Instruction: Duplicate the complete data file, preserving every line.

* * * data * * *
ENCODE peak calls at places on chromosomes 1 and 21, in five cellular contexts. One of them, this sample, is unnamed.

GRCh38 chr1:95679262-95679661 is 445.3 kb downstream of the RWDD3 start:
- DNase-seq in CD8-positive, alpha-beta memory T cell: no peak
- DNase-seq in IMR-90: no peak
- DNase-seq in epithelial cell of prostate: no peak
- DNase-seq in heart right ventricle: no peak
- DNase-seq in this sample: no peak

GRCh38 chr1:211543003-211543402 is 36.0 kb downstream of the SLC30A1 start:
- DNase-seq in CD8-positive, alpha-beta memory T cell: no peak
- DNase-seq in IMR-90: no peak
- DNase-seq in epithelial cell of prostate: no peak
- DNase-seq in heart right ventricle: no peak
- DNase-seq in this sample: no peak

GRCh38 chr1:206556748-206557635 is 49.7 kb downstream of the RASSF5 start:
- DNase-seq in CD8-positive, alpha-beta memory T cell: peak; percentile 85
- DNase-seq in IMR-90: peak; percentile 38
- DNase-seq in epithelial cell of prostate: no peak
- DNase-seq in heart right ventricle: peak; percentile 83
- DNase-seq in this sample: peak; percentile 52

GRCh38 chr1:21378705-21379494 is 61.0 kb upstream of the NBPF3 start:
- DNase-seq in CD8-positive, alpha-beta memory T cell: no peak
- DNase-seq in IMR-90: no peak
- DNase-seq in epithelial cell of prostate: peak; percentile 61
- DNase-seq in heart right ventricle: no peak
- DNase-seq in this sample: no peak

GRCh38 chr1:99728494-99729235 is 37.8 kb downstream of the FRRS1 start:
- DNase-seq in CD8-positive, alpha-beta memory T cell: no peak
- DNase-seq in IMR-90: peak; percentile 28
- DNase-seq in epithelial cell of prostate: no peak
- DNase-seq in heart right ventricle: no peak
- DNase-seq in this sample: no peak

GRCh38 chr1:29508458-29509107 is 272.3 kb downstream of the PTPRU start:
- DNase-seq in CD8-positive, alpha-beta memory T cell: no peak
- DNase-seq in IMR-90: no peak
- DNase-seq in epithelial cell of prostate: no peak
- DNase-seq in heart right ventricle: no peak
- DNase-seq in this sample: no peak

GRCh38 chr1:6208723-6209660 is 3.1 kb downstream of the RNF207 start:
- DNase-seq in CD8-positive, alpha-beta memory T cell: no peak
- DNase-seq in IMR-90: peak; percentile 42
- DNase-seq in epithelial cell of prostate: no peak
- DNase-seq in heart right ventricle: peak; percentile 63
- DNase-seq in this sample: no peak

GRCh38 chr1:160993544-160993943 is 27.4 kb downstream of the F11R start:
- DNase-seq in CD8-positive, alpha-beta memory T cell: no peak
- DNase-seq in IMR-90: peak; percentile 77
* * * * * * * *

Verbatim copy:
ENCODE peak calls at places on chromosomes 1 and 21, in five cellular contexts. One of them, this sample, is unnamed.

GRCh38 chr1:95679262-95679661 is 445.3 kb downstream of the RWDD3 start:
- DNase-seq in CD8-positive, alpha-beta memory T cell: no peak
- DNase-seq in IMR-90: no peak
- DNase-seq in epithelial cell of prostate: no peak
- DNase-seq in heart right ventricle: no peak
- DNase-seq in this sample: no peak

GRCh38 chr1:211543003-211543402 is 36.0 kb downstream of the SLC30A1 start:
- DNase-seq in CD8-positive, alpha-beta memory T cell: no peak
- DNase-seq in IMR-90: no peak
- DNase-seq in epithelial cell of prostate: no peak
- DNase-seq in heart right ventricle: no peak
- DNase-seq in this sample: no peak

GRCh38 chr1:206556748-206557635 is 49.7 kb downstream of the RASSF5 start:
- DNase-seq in CD8-positive, alpha-beta memory T cell: peak; percentile 85
- DNase-seq in IMR-90: peak; percentile 38
- DNase-seq in epithelial cell of prostate: no peak
- DNase-seq in heart right ventricle: peak; percentile 83
- DNase-seq in this sample: peak; percentile 52

GRCh38 chr1:21378705-21379494 is 61.0 kb upstream of the NBPF3 start:
- DNase-seq in CD8-positive, alpha-beta memory T cell: no peak
- DNase-seq in IMR-90: no peak
- DNase-seq in epithelial cell of prostate: peak; percentile 61
- DNase-seq in heart right ventricle: no peak
- DNase-seq in this sample: no peak

GRCh38 chr1:99728494-99729235 is 37.8 kb downstream of the FRRS1 start:
- DNase-seq in CD8-positive, alpha-beta memory T cell: no peak
- DNase-seq in IMR-90: peak; percentile 28
- DNase-seq in epithelial cell of prostate: no peak
- DNase-seq in heart right ventricle: no peak
- DNase-seq in this sample: no peak

GRCh38 chr1:29508458-29509107 is 272.3 kb downstream of the PTPRU start:
- DNase-seq in CD8-positive, alpha-beta memory T cell: no peak
- DNase-seq in IMR-90: no peak
- DNase-seq in epithelial cell of prostate: no peak
- DNase-seq in heart right ventricle: no peak
- DNase-seq in this sample: no peak

GRCh38 chr1:6208723-6209660 is 3.1 kb downstream of the RNF207 start:
- DNase-seq in CD8-positive, alpha-beta memory T cell: no peak
- DNase-seq in IMR-90: peak; percentile 42
- DNase-seq in epithelial cell of prostate: no peak
- DNase-seq in heart right ventricle: peak; percentile 63
- DNase-seq in this sample: no peak

GRCh38 chr1:160993544-160993943 is 27.4 kb downstream of the F11R start:
- DNase-seq in CD8-positive, alpha-beta memory T cell: no peak
- DNase-seq in IMR-90: peak; percentile 77